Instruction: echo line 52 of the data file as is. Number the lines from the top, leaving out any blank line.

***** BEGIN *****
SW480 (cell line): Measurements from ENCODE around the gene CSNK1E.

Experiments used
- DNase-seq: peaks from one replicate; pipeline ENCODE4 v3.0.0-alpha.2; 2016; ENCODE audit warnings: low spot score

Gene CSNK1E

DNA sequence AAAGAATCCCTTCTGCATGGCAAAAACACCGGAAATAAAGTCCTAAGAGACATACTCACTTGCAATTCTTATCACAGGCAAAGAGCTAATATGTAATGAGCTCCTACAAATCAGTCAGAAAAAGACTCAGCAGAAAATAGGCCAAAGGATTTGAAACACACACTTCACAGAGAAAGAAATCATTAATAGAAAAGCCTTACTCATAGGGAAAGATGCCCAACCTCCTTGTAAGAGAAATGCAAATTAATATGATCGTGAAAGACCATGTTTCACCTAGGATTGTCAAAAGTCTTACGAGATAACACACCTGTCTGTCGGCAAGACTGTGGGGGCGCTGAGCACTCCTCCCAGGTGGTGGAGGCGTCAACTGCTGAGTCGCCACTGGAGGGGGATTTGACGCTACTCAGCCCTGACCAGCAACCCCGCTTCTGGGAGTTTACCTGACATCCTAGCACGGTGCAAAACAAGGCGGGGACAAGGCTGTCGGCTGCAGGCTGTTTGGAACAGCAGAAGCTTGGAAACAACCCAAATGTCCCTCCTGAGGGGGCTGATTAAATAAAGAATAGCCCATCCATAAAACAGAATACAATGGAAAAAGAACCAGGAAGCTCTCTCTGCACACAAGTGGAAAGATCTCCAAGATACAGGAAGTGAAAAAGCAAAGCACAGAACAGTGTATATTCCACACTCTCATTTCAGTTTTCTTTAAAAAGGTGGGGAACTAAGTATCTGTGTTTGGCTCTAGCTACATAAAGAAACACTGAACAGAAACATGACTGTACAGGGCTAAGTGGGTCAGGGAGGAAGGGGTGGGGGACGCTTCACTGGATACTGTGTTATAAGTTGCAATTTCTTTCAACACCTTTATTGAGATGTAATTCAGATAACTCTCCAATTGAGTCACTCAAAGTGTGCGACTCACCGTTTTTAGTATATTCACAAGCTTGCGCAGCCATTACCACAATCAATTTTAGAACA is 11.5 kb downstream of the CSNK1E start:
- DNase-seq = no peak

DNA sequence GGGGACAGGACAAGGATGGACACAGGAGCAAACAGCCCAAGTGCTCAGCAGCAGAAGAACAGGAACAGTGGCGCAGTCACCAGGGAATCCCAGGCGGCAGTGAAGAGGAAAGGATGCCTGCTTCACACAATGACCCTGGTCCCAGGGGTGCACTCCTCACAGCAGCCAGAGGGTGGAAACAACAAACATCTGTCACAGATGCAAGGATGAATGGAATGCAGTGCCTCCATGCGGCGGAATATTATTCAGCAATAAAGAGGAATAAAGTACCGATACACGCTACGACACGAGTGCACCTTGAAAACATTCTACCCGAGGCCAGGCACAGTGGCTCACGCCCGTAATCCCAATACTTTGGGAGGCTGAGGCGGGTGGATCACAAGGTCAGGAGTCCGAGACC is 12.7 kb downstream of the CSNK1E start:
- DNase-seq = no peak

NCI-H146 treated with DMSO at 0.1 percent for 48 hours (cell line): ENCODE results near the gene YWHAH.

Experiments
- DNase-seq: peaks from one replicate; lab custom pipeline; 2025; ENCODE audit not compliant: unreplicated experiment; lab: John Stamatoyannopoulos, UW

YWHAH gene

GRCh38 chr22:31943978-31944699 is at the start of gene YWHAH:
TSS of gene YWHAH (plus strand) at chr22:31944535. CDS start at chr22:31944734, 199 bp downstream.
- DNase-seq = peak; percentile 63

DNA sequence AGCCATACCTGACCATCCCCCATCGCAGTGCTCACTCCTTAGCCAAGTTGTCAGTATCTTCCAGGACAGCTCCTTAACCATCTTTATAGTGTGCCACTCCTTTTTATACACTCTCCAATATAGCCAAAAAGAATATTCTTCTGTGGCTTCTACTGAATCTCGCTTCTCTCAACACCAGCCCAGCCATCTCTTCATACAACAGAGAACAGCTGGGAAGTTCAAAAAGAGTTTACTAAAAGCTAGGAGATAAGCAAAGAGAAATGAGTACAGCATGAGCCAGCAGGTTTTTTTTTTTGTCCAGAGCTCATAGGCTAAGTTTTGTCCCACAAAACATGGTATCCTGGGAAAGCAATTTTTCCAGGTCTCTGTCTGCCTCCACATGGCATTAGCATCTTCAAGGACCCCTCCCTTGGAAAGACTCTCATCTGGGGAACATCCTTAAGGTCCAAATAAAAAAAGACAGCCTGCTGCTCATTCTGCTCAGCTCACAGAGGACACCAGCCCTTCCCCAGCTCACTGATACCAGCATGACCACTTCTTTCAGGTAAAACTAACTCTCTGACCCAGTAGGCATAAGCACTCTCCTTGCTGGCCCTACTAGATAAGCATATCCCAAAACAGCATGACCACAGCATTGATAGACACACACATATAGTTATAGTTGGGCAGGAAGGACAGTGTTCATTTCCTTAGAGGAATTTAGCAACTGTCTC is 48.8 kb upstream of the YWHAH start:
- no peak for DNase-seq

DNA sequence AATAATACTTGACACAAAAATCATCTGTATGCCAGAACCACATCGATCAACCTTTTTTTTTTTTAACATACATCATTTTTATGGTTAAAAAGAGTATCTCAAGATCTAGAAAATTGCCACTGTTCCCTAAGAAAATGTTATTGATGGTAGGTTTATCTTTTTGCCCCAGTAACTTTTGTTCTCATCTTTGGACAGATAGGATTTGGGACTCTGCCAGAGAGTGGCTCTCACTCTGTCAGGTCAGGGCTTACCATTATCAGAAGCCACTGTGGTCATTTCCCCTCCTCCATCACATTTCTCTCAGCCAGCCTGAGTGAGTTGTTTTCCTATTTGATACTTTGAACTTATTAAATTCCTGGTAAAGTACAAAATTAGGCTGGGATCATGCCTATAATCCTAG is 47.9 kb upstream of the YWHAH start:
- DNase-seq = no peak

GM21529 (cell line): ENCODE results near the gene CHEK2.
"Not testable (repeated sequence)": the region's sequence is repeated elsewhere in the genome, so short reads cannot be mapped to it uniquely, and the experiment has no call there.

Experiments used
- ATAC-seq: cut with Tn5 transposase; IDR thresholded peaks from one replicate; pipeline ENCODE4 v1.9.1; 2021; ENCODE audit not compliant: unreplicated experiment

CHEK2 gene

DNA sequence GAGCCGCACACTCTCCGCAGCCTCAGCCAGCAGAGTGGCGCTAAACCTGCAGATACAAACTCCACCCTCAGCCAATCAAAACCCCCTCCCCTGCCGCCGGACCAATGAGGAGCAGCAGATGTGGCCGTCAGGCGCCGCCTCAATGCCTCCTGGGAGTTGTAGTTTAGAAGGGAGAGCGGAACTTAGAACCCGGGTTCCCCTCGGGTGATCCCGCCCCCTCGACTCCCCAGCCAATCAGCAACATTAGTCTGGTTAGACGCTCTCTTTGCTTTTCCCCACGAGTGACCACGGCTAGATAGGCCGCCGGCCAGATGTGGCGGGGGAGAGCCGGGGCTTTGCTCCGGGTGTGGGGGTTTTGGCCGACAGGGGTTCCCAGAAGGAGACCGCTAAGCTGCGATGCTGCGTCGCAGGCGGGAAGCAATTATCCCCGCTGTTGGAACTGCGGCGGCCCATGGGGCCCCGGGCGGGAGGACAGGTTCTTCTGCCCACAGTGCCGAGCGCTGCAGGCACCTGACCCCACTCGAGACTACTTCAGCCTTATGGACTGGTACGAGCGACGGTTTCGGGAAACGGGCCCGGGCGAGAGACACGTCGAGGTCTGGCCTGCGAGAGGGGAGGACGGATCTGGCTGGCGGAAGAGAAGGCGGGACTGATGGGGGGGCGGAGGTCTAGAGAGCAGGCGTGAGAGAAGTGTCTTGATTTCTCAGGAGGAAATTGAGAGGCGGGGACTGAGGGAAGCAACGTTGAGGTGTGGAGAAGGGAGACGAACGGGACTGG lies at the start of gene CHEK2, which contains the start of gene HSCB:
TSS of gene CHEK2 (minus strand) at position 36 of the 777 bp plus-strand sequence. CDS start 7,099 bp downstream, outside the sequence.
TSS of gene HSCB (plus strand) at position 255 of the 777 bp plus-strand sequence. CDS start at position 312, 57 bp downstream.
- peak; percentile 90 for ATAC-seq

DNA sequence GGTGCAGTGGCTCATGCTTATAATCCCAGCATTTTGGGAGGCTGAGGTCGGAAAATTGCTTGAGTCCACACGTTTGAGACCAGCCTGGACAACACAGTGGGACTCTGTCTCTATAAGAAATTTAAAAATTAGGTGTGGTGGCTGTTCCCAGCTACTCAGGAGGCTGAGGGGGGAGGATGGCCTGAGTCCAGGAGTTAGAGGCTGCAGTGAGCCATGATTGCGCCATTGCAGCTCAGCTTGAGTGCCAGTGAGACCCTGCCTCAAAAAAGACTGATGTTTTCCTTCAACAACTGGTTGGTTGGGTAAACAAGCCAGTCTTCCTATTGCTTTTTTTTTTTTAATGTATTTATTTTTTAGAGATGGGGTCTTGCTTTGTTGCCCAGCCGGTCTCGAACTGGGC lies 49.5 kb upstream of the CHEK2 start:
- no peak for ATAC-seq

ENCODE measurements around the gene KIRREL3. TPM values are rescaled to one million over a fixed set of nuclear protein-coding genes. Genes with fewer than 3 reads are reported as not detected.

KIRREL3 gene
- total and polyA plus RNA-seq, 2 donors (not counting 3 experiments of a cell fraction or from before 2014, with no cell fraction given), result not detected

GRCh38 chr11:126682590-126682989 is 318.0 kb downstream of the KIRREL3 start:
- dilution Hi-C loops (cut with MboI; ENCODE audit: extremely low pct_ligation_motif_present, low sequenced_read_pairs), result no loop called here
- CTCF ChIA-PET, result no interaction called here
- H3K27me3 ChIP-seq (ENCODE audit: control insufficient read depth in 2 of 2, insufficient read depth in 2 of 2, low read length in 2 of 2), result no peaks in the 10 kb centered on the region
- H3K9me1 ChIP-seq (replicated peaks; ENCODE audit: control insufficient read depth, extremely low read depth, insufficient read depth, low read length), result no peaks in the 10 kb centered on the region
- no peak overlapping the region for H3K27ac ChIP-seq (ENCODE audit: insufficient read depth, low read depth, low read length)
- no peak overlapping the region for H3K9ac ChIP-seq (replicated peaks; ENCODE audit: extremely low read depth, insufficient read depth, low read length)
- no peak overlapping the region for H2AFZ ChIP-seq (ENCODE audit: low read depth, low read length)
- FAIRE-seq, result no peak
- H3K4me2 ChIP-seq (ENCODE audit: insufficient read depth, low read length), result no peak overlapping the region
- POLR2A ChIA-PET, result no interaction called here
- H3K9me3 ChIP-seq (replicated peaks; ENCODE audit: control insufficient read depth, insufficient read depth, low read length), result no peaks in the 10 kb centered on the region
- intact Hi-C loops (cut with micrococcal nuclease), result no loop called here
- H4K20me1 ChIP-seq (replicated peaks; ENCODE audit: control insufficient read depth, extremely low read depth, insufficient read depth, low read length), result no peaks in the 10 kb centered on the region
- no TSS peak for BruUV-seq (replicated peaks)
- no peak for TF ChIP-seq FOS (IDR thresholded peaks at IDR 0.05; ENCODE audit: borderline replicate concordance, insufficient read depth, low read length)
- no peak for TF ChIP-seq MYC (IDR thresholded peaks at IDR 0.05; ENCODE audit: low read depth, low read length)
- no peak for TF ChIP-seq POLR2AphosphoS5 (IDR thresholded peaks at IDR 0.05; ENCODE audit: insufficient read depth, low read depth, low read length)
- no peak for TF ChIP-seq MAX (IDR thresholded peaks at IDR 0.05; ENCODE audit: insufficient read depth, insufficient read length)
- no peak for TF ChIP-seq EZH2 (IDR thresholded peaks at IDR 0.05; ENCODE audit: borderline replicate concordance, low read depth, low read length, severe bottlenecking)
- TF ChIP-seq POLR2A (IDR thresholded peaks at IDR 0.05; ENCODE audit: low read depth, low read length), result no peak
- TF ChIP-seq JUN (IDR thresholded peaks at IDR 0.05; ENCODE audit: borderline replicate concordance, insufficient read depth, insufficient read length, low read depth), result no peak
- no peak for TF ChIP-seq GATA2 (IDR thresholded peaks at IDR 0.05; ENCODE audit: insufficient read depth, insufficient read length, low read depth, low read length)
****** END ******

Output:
- no peak for TF ChIP-seq MAX (IDR thresholded peaks at IDR 0.05; ENCODE audit: insufficient read depth, insufficient read length)